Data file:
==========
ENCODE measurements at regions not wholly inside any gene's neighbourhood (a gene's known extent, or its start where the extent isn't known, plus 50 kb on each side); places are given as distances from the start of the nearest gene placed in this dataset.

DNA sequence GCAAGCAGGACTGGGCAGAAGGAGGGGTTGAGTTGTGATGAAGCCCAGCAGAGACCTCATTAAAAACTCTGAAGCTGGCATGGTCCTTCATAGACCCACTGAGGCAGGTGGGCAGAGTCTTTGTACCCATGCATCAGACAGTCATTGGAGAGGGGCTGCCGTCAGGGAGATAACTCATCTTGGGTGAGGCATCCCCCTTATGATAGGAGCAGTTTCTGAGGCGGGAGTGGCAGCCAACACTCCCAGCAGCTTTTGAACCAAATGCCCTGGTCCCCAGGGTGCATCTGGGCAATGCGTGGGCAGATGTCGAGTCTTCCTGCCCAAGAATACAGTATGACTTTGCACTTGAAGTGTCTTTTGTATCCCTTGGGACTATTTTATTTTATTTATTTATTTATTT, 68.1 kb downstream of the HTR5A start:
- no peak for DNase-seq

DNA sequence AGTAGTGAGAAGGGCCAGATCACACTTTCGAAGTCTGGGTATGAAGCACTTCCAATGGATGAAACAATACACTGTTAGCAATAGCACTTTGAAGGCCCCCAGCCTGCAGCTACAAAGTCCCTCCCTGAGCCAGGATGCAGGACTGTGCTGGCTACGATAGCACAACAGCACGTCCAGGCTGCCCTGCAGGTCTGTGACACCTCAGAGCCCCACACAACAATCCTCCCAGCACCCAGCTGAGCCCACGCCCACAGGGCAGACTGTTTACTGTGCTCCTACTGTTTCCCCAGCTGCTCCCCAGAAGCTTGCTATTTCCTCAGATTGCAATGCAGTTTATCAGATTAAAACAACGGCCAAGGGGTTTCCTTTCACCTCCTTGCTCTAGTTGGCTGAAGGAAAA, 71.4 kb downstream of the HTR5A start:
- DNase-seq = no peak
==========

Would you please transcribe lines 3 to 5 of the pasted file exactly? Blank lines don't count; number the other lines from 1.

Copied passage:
- no peak for DNase-seq

DNA sequence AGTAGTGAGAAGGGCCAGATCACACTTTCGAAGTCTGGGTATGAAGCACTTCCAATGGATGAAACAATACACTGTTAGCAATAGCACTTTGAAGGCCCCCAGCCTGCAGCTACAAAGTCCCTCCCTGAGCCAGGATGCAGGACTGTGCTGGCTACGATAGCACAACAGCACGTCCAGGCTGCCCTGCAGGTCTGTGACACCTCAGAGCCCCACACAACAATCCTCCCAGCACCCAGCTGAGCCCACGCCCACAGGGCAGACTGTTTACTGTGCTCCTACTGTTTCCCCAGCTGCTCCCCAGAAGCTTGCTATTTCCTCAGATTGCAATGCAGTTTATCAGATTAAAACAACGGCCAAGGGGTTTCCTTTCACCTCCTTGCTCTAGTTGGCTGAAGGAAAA, 71.4 kb downstream of the HTR5A start:
- DNase-seq = no peak